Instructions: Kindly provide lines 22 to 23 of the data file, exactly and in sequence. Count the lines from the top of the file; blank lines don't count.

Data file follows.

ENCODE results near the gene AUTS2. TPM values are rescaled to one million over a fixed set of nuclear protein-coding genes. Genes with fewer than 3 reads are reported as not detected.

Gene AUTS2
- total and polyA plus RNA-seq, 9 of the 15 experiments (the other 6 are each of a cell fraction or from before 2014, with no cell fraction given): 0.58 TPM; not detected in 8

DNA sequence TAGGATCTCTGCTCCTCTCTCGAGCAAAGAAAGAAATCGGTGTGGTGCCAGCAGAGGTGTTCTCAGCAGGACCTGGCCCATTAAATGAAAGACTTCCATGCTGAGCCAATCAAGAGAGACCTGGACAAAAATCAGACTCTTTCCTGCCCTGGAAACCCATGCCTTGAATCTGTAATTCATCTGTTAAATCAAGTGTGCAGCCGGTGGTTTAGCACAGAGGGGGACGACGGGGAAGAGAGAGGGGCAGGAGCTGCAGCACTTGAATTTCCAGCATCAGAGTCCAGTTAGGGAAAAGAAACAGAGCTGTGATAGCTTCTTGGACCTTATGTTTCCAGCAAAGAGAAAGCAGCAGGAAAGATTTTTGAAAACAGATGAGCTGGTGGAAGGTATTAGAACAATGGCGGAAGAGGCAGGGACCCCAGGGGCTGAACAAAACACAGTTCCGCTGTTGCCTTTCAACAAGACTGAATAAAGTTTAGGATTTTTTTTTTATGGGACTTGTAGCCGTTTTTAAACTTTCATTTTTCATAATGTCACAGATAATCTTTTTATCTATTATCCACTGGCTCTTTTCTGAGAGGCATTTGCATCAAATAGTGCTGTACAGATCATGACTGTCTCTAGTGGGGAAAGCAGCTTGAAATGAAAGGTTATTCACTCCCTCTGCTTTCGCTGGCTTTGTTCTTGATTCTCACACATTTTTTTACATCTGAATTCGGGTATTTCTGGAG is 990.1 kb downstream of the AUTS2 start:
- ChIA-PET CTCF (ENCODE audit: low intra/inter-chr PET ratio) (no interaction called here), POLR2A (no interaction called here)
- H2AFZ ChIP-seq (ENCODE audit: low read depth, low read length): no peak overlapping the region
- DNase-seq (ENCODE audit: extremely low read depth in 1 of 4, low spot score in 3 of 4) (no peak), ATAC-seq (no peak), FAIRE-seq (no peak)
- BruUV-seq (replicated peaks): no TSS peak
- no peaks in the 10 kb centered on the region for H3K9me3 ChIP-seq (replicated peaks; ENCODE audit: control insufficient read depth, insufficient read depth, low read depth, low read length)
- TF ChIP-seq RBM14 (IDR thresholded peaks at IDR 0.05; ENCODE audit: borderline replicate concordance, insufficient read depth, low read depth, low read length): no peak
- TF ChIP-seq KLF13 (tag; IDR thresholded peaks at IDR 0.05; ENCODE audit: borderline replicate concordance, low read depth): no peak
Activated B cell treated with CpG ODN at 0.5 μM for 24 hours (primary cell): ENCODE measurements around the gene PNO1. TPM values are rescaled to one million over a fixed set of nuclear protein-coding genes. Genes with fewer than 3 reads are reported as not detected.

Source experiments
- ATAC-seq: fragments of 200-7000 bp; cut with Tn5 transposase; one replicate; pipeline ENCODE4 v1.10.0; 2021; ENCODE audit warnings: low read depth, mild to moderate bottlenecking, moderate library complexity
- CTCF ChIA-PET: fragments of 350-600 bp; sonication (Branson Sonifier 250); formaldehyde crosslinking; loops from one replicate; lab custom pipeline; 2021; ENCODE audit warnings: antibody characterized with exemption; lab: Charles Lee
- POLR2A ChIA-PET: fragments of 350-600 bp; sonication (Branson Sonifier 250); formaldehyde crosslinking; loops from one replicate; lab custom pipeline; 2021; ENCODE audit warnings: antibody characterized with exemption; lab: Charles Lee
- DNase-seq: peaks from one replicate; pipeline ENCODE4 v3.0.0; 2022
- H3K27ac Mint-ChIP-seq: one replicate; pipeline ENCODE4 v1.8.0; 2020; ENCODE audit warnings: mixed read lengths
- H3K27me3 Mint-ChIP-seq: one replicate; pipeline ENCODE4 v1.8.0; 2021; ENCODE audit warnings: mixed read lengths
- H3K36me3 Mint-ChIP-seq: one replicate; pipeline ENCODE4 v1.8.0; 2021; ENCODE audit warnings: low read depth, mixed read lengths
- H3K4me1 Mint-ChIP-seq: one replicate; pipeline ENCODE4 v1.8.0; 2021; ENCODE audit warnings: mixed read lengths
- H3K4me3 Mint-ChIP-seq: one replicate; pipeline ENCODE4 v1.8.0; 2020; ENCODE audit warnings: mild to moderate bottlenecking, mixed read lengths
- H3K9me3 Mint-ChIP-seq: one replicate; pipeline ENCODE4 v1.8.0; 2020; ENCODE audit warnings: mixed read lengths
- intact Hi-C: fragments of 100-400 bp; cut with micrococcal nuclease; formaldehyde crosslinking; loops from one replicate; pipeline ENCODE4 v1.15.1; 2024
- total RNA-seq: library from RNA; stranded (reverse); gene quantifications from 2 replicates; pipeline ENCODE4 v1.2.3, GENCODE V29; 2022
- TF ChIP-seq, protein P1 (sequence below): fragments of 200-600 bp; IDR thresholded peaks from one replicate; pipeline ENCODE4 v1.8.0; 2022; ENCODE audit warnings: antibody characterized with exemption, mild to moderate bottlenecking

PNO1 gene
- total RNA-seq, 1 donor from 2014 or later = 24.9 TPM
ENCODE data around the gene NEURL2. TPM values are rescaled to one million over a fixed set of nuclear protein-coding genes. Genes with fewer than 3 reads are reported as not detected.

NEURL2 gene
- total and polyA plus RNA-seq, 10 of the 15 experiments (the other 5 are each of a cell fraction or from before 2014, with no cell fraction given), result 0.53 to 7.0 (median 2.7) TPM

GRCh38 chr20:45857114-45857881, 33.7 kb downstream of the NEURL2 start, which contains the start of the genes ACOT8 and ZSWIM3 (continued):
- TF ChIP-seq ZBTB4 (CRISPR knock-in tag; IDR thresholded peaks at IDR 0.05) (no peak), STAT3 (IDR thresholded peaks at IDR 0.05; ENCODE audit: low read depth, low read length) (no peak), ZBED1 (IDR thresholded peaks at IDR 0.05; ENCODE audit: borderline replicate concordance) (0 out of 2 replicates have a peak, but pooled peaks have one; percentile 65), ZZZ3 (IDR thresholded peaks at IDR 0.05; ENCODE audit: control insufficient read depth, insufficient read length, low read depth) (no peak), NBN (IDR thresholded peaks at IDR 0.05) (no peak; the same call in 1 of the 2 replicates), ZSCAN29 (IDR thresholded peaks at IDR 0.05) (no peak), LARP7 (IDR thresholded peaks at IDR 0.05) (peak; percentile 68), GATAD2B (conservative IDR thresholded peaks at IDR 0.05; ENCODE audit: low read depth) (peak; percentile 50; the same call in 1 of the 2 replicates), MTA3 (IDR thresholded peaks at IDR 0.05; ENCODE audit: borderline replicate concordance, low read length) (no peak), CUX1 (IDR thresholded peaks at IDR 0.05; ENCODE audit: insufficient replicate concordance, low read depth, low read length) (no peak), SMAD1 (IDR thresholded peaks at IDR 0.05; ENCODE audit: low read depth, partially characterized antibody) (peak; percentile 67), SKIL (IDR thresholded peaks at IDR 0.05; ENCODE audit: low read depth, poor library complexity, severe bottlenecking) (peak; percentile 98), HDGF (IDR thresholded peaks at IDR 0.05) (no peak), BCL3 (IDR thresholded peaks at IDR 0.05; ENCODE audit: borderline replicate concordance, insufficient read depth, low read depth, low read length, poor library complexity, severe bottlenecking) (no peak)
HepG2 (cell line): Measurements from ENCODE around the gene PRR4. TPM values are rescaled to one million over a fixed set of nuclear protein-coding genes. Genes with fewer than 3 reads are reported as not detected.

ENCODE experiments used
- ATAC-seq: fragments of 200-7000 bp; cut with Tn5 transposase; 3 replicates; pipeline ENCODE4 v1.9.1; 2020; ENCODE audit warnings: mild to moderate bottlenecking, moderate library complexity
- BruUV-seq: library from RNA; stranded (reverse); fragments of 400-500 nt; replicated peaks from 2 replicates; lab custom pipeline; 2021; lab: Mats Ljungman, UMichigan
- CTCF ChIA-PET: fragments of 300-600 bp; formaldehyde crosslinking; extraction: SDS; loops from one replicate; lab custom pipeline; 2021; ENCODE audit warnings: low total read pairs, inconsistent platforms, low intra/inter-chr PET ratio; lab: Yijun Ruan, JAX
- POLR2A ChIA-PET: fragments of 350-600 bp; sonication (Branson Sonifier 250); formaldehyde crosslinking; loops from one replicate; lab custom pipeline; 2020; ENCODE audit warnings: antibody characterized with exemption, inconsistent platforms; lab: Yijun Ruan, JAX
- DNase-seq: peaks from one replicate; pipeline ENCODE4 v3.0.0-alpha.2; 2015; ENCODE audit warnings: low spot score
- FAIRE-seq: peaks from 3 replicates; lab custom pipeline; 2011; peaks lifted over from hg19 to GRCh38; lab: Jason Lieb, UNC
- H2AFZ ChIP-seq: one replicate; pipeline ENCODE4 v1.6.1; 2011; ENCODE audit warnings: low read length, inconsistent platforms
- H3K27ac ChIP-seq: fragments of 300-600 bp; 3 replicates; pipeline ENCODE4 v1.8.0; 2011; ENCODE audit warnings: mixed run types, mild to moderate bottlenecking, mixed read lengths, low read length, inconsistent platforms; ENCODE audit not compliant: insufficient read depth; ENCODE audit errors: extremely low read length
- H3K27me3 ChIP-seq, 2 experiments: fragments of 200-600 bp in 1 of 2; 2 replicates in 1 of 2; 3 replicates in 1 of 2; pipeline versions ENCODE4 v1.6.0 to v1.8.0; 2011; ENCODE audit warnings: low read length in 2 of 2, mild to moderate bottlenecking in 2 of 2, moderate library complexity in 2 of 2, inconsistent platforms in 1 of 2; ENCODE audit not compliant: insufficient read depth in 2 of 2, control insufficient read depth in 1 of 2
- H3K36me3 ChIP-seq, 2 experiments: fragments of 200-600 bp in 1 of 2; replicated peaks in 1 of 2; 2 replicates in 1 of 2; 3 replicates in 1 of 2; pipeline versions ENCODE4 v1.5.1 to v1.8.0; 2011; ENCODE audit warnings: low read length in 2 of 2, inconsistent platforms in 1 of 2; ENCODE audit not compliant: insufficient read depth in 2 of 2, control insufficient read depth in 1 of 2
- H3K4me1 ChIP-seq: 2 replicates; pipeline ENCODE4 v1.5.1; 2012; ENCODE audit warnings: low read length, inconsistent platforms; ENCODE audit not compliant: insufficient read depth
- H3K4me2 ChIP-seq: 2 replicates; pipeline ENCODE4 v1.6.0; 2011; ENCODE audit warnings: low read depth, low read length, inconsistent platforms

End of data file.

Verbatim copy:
- H3K4me3 Mint-ChIP-seq: one replicate; pipeline ENCODE4 v1.8.0; 2020; ENCODE audit warnings: mild to moderate bottlenecking, mixed read lengths
- H3K9me3 Mint-ChIP-seq: one replicate; pipeline ENCODE4 v1.8.0; 2020; ENCODE audit warnings: mixed read lengths